'Blue Bloods' Donnie Wahlberg debuts as director: 'I guess I did it the right way'

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"It's no pressure, coming after our two highest-rated episodes since the pilot. No pressure for me at all."

So says Donnie Wahlberg, wryly, about his directing debut on CBS' "Blue Bloods" Friday (Jan. 31). He also remains very evident as an actor as his weekly character, NYPD Detective Danny Reagan, and partner Maria Baez ( Marisa Ramirez) probe the murder of a reality-show-star drag queen. Meanwhile, Danny's prosecutor sister Erin ( Bridget Moynahan) is kidnapped by a woman who wants a new investigation of her son's drug-related murder case.

"It was a challenge, but it was a lot of fun," Wahlberg tells Zap2it of working both sides of the camera. "I've kind of known that I would eventually direct at some point ... but I guess I've just watched so many directors go through so many challenges, I've always thought, at the end of the day, 'Maybe I'm more of a producer than a director.'

"It's something I was always angling toward, regardless, and I just asked if I could do an episode this year. Once they said, 'Yes,' I was in. I was on the schedule and locked in, and I just started wrapping my head around doing it. And it was just an awesome experience."
 
It also satisfied Wahlberg's taste for trying something else, though he allows, "I do a lot of different things with my time. I'm still in my band ( New Kids on the Block) and we tour every summer and still make albums, I produce a few other TV shows, and I still have different interests and businesses.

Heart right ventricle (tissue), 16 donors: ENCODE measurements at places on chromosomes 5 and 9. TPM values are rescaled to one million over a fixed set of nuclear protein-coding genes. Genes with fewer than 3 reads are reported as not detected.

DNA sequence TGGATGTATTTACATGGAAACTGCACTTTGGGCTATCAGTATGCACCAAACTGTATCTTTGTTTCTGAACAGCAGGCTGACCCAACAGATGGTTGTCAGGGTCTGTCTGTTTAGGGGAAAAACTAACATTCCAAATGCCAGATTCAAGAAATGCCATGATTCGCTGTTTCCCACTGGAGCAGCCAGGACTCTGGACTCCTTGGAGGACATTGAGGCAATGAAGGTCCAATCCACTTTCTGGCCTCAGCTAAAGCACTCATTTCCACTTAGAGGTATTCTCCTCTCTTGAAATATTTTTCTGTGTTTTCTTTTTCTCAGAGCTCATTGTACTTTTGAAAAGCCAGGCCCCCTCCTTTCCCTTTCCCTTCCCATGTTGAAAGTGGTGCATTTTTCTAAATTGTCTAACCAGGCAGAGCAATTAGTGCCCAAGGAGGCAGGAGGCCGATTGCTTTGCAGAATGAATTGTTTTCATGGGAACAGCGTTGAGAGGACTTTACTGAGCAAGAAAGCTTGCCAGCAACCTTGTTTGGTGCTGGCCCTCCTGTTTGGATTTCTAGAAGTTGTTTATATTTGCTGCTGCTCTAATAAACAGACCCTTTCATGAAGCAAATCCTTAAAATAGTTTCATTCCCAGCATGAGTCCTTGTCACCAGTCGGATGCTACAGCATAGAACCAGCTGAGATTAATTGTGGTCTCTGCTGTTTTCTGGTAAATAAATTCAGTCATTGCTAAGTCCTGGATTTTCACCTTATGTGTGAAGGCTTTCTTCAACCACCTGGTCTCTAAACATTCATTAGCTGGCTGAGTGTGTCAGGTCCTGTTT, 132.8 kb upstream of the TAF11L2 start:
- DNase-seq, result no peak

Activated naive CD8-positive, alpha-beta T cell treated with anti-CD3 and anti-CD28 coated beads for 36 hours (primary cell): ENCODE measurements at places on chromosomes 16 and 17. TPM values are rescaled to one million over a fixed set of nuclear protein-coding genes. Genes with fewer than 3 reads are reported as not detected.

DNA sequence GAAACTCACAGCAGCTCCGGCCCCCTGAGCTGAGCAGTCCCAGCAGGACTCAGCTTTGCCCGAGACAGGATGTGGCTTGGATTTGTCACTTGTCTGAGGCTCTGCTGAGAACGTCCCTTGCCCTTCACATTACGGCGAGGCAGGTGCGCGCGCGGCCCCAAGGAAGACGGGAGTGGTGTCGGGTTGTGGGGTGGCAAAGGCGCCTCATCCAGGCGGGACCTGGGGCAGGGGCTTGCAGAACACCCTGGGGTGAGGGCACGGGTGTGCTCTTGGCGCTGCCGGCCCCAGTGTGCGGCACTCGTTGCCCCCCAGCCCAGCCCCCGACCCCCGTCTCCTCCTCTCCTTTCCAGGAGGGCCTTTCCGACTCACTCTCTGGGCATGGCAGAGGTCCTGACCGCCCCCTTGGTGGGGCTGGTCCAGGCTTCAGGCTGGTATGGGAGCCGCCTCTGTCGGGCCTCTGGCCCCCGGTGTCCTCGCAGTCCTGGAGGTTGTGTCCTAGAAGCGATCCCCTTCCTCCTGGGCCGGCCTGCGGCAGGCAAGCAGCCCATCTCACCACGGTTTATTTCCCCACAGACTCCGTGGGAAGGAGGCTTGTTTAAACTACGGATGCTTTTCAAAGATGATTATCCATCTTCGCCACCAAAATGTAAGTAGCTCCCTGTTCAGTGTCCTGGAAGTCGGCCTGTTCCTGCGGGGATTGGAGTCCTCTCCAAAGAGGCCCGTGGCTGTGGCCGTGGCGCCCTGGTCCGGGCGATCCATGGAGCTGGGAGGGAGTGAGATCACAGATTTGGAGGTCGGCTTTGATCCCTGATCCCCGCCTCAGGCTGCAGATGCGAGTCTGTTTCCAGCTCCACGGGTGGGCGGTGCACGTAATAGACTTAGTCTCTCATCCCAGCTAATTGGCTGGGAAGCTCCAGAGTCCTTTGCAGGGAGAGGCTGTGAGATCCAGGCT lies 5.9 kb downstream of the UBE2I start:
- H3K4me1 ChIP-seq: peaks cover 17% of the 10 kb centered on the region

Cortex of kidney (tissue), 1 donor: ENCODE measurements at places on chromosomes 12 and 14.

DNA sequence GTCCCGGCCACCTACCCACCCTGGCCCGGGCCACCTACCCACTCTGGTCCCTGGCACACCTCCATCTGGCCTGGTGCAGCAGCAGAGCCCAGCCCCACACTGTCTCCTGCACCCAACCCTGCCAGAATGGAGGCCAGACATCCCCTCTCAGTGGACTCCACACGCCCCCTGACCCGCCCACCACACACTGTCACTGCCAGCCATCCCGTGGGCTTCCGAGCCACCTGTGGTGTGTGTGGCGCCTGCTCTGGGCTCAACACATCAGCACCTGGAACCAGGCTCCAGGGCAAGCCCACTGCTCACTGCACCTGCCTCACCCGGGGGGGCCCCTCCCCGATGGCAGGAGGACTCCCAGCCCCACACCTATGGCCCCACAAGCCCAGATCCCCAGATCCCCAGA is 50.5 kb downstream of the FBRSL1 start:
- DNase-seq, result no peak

"Sometimes when I'm on the set, working a 14-hour day as an actor," Wahlberg adds, "I get a little antsy and fidgety. Just playing the part isn't always enough, because quite frankly, I'm sitting around more than I'm on camera.
 
"What I didn't know is that those days would fly by as both a director and an actor. I didn't feel bored for one second; I felt completely invigorated, and I think this may be another calling for me on some level. Really trusting the cast and the team around me is what made me able to come through this episode as well as I did."
 
Indeed, Wahlberg is glad he waited until the fourth season of "Blue Bloods" to occupy the director's chair. "It was a big help because I've established great relationships," he reasons, "but with that said, it could have been a detriment. When you know somebody a certain way, and you're suddenly asking them for another take, it can be like, 'Wait a minute. You're my peer, you're not my director.'"